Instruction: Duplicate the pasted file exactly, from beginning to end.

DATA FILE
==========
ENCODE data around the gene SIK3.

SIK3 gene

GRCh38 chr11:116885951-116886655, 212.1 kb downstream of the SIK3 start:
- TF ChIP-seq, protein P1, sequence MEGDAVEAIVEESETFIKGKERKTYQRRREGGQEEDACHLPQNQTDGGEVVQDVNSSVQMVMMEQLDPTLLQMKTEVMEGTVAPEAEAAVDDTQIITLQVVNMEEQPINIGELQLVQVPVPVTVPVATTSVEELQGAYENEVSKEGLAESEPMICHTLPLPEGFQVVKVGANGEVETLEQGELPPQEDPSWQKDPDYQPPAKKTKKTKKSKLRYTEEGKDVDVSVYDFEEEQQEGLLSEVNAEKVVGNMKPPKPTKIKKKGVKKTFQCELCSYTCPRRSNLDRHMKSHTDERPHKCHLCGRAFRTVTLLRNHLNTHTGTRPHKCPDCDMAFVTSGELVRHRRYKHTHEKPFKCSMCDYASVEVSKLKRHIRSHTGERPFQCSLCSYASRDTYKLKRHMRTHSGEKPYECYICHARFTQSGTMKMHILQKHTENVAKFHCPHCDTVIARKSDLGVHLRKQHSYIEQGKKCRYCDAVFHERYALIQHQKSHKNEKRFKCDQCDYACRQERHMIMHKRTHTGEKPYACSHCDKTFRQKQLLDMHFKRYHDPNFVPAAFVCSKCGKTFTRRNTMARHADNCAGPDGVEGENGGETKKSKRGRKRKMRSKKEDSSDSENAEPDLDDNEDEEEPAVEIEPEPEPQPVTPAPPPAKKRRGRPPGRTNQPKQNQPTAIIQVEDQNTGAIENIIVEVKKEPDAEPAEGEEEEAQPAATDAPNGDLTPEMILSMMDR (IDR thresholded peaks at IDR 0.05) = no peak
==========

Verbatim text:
ENCODE data around the gene SIK3.

SIK3 gene

GRCh38 chr11:116885951-116886655, 212.1 kb downstream of the SIK3 start:
- TF ChIP-seq, protein P1, sequence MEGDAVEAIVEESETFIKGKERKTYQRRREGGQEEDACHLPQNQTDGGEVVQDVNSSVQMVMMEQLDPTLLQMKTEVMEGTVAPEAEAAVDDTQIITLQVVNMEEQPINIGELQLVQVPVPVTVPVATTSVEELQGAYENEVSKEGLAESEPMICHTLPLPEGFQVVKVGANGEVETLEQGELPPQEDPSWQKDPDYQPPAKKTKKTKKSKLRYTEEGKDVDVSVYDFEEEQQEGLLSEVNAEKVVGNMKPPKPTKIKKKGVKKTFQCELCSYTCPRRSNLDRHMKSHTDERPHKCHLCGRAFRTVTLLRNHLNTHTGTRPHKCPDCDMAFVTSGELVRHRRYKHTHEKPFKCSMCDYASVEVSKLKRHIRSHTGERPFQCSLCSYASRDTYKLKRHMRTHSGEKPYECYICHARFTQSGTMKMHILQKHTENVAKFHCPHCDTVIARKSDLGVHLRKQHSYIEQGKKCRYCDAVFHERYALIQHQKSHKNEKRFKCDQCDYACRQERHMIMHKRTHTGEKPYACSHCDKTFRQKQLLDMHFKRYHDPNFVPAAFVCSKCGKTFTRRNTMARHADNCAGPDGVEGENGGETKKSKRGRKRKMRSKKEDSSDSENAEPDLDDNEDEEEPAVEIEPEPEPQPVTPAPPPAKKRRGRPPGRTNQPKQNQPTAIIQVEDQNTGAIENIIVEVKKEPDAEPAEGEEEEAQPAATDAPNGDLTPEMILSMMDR (IDR thresholded peaks at IDR 0.05) = no peak